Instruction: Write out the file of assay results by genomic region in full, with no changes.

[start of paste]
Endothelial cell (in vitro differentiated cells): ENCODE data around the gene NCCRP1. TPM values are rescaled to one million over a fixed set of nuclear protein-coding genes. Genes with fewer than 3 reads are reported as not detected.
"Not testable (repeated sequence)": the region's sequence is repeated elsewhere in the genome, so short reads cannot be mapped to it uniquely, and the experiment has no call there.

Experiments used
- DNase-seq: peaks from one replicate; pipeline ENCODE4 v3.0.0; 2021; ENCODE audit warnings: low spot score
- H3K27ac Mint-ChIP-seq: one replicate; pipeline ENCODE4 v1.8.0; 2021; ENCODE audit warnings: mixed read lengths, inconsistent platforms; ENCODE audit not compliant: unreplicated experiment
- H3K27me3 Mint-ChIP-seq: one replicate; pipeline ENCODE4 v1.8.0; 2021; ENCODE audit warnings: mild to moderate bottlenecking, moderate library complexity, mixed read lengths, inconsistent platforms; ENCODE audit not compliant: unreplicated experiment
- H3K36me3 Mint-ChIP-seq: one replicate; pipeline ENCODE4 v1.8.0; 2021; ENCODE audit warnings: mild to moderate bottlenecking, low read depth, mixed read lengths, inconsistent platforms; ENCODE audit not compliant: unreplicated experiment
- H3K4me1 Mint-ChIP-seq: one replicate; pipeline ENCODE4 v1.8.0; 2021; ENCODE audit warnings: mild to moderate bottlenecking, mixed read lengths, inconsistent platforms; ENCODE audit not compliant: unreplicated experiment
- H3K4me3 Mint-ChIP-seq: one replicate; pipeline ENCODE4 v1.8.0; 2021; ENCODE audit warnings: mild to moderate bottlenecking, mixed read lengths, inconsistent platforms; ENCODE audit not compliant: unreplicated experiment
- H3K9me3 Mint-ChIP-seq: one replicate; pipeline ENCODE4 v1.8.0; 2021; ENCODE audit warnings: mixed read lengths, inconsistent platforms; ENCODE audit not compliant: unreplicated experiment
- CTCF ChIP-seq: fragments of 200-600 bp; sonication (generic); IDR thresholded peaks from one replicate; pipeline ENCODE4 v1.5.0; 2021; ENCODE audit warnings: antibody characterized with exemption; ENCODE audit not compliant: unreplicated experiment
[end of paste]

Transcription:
Endothelial cell (in vitro differentiated cells): ENCODE data around the gene NCCRP1. TPM values are rescaled to one million over a fixed set of nuclear protein-coding genes. Genes with fewer than 3 reads are reported as not detected.
"Not testable (repeated sequence)": the region's sequence is repeated elsewhere in the genome, so short reads cannot be mapped to it uniquely, and the experiment has no call there.

Experiments used
- DNase-seq: peaks from one replicate; pipeline ENCODE4 v3.0.0; 2021; ENCODE audit warnings: low spot score
- H3K27ac Mint-ChIP-seq: one replicate; pipeline ENCODE4 v1.8.0; 2021; ENCODE audit warnings: mixed read lengths, inconsistent platforms; ENCODE audit not compliant: unreplicated experiment
- H3K27me3 Mint-ChIP-seq: one replicate; pipeline ENCODE4 v1.8.0; 2021; ENCODE audit warnings: mild to moderate bottlenecking, moderate library complexity, mixed read lengths, inconsistent platforms; ENCODE audit not compliant: unreplicated experiment
- H3K36me3 Mint-ChIP-seq: one replicate; pipeline ENCODE4 v1.8.0; 2021; ENCODE audit warnings: mild to moderate bottlenecking, low read depth, mixed read lengths, inconsistent platforms; ENCODE audit not compliant: unreplicated experiment
- H3K4me1 Mint-ChIP-seq: one replicate; pipeline ENCODE4 v1.8.0; 2021; ENCODE audit warnings: mild to moderate bottlenecking, mixed read lengths, inconsistent platforms; ENCODE audit not compliant: unreplicated experiment
- H3K4me3 Mint-ChIP-seq: one replicate; pipeline ENCODE4 v1.8.0; 2021; ENCODE audit warnings: mild to moderate bottlenecking, mixed read lengths, inconsistent platforms; ENCODE audit not compliant: unreplicated experiment
- H3K9me3 Mint-ChIP-seq: one replicate; pipeline ENCODE4 v1.8.0; 2021; ENCODE audit warnings: mixed read lengths, inconsistent platforms; ENCODE audit not compliant: unreplicated experiment
- CTCF ChIP-seq: fragments of 200-600 bp; sonication (generic); IDR thresholded peaks from one replicate; pipeline ENCODE4 v1.5.0; 2021; ENCODE audit warnings: antibody characterized with exemption; ENCODE audit not compliant: unreplicated experiment